Making marshmallow recently resulted in a bowl full of egg yolks sitting in my fridge with no game plan. I could have tried making homemade mayonnaise or hollandaise sauce but instead I decided on having a stab at making brioche. I love the richness of these cute little buns but not a whole lot of bakeries in Perth make them. I suppose we Aussies find them a little dry or plain compared to other delicious offerings in the pastry cabinet.
To be fair, brioche should be enjoyed more as a bread roll than a sweet pastry, accompanied with some butter (can you have enough?) and jam. It goes without saying for most things that are baked in the oven but brioche in particular should be eaten as soon as they are ready. Many a brioche bought by me have been left in their paper bag overnight, only to be tossed in the bin since there’s not much that can rescue an old brioche. The paper bag seems to draw out all the butter too! Horrible!
Admittedly I think I prefer a pain au lait over a brioche. The former is supposedly a poor man’s version of the latter since it requires less butter overall. Nonetheless, with three egg yolks needing a raison d’etre, I went on and made my first brioche. I made some plain and some with sweetened azuki in the centre. The process was easy thanks to my beloved Kitchenaid stand mixer with dough hook.
Even if I do say so myself, the brioche smelt amazing as they came out of the oven. I really got an appreciation of how good it is to make your own bread. Coming home to the smell of my little rolls proofing was a pleasure in itself too. The plain brioche were OK but they may as well have been rocks the next day. The azuki centred brioche were very nice though and I even ate one the next day.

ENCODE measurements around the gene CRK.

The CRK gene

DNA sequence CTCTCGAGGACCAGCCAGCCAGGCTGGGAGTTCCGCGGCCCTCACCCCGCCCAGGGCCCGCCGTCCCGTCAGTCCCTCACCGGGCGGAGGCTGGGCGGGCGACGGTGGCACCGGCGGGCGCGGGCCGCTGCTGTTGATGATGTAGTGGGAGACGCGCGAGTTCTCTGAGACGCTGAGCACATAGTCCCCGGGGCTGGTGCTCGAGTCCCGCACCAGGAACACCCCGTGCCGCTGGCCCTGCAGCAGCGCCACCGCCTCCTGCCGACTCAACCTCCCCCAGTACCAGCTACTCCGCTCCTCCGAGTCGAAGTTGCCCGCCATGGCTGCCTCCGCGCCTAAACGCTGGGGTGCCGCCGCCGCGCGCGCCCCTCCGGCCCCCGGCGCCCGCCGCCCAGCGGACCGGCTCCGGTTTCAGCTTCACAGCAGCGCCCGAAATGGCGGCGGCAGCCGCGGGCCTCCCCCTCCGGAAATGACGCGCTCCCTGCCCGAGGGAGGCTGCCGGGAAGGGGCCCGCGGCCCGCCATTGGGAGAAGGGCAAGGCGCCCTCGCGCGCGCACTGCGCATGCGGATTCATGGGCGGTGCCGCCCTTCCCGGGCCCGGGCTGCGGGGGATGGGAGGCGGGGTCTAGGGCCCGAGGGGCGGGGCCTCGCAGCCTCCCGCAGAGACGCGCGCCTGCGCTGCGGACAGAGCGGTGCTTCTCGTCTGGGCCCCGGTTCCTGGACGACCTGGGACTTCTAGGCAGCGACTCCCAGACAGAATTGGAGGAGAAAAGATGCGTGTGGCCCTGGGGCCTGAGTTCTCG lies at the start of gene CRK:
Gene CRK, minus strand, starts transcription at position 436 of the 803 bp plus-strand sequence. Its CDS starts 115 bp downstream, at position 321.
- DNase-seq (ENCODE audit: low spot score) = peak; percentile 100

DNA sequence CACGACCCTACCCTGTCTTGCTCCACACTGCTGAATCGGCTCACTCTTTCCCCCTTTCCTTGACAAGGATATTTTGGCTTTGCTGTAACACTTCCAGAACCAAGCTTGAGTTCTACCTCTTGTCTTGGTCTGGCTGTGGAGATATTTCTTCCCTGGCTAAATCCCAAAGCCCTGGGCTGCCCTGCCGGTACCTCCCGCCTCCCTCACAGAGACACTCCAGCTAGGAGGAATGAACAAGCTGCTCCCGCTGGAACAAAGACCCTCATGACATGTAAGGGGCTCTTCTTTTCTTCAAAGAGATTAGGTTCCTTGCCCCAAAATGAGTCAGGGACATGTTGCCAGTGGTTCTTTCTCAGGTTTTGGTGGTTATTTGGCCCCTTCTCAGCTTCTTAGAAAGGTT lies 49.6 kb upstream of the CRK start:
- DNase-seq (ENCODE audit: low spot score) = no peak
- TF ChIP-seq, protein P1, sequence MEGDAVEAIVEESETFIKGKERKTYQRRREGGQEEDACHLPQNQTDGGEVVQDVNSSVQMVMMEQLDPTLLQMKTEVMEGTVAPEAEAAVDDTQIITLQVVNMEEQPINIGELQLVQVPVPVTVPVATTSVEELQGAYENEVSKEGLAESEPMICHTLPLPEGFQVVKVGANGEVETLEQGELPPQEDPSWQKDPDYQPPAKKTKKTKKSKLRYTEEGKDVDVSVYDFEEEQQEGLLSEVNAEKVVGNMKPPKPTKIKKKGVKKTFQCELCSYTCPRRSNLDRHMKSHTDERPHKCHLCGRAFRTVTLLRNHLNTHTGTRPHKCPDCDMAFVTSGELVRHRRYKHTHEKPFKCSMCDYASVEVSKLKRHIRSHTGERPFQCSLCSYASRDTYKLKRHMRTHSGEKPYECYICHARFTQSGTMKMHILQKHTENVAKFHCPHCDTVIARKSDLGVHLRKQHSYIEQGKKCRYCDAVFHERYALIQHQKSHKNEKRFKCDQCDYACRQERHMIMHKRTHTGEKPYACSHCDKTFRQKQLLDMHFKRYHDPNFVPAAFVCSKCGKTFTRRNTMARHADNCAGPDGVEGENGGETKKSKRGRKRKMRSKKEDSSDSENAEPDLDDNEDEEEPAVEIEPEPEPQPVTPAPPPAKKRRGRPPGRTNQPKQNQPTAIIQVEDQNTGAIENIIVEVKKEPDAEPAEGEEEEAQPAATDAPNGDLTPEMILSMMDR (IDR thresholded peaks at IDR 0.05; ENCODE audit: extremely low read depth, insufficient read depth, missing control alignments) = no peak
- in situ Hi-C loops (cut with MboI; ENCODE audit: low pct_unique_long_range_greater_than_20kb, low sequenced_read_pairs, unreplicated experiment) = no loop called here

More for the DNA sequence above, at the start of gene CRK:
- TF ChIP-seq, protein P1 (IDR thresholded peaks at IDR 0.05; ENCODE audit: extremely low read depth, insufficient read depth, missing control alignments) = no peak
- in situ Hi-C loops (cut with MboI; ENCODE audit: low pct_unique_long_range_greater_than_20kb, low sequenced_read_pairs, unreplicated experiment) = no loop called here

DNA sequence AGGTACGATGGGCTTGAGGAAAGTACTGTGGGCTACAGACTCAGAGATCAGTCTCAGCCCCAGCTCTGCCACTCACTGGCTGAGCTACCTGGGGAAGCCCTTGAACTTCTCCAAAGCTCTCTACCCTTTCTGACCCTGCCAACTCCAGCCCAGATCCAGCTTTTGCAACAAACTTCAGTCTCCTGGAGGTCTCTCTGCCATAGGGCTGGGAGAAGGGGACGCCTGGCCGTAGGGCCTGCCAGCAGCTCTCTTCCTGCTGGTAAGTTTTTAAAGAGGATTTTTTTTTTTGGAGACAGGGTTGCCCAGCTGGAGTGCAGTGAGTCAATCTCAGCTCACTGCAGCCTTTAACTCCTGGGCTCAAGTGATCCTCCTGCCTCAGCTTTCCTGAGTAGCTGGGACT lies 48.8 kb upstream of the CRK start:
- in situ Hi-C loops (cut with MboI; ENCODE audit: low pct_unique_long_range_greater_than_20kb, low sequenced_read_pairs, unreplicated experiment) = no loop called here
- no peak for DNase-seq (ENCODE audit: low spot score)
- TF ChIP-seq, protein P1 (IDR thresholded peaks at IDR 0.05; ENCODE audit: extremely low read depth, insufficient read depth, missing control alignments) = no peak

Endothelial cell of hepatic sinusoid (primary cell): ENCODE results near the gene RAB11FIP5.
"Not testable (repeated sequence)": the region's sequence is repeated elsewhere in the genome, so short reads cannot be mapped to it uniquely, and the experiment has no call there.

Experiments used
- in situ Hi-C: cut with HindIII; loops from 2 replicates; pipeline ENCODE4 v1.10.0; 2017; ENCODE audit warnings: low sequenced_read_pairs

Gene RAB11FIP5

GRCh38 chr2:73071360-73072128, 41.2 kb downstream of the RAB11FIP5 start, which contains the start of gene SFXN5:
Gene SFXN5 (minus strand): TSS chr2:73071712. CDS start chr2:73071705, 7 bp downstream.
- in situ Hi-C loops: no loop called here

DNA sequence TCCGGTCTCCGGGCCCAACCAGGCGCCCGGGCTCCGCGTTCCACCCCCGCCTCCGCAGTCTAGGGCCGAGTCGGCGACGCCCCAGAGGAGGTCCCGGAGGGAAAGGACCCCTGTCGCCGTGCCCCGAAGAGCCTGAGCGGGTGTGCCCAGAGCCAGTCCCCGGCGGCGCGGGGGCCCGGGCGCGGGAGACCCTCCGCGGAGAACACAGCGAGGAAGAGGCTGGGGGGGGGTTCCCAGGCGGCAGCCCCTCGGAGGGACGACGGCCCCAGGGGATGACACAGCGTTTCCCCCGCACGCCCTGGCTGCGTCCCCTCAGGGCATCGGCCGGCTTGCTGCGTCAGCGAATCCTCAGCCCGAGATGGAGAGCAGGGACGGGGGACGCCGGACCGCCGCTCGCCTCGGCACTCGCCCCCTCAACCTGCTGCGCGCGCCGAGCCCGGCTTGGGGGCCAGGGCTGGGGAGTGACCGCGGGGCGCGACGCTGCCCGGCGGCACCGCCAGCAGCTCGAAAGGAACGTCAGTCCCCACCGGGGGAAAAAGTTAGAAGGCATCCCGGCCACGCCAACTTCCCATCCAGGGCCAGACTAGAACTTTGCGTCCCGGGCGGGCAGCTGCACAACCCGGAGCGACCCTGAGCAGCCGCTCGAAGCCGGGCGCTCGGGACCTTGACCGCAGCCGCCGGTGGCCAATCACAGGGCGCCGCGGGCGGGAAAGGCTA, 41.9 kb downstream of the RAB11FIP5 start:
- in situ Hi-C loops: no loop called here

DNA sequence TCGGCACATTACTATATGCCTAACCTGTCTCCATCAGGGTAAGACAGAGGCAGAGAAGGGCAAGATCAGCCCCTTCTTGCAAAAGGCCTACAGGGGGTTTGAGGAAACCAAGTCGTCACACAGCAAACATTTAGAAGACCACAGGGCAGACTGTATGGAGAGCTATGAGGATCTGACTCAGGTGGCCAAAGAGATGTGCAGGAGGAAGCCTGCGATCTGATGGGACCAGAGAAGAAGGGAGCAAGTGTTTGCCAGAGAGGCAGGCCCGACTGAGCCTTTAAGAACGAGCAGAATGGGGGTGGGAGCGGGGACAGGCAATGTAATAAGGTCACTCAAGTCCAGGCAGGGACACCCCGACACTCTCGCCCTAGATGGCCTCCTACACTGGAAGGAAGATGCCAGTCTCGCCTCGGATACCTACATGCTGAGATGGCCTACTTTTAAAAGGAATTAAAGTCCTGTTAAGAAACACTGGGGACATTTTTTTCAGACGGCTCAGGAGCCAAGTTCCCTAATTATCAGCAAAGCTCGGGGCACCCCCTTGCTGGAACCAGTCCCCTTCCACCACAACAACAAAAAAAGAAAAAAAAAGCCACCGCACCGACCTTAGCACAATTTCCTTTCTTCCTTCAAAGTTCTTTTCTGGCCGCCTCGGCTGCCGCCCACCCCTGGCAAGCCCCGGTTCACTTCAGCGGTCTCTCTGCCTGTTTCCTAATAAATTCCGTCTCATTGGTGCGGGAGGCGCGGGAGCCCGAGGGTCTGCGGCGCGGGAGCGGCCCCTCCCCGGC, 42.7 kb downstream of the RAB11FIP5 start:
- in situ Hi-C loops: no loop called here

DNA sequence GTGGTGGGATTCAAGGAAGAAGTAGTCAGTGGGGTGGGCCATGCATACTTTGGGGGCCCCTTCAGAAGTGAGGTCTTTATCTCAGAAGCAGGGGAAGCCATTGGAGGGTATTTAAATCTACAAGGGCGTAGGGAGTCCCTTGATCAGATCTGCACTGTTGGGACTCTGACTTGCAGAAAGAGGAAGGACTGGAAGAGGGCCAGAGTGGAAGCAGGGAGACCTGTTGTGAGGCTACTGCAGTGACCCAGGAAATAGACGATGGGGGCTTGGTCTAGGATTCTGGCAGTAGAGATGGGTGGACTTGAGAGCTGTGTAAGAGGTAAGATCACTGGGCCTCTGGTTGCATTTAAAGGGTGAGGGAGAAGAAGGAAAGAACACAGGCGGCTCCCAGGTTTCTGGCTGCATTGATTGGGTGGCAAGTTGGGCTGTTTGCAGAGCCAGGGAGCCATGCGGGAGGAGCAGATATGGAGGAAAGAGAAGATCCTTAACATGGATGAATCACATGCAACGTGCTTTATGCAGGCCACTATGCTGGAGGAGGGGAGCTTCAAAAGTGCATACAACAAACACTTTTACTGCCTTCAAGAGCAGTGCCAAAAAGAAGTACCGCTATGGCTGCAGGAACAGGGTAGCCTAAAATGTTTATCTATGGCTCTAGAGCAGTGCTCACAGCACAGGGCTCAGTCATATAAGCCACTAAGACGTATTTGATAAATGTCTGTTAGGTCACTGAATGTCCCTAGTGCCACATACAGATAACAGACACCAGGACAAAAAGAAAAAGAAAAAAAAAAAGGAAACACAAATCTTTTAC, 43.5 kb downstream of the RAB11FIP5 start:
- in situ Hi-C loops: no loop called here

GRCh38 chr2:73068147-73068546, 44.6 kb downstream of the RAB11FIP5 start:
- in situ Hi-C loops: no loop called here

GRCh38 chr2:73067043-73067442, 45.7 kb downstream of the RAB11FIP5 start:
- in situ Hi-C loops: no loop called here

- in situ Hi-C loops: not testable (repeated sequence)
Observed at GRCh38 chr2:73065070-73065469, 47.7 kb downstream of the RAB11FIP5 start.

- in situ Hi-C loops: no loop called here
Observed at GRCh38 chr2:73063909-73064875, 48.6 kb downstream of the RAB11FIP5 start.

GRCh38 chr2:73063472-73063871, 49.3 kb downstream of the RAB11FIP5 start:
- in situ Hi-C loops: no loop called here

I’m happy to have made brioche but I think I’ll try pain au lait next time. With raisins!
Brioche recipe by Stephanie Alexander as posted on Cuisine.com.au
- 250g plain flour pinch of salt
- 1 tsp instant dried yeast
- ½ cup milk
- 1 tbsp sugar
- 3 egg yolks, lightly beaten
- 75g softened butter
To prepare: Mix flour, salt and yeast. Warm milk and sugar slightly, stirring, until sugar has dissolved, then allow to cool a little. Mix flour, salt and yeast in bowl of an electric mixer fitted with a dough hook. Combine egg yolks and warm milk mixture. Make a well in flour, then pour in liquid and mix to a dough. Work until dough forms a smooth ball, about 10 minutes. Continue beating while adding butter in two lots. The dough should be shiny and smooth and will come away cleanly from sides of bowl.
Cover bowl with a clean cloth and leave dough to double in size in a draught-free place for about two hours. Knock back dough, tip onto workbench and briefly knead by hand. Shape into desired shape or a loafor divide into individual buns. Allow to rise again, covered, for one hour.
Bake at 180C for 30 minutes (15 minutes for individual brioches) or until well risen and golden.
Cool before using.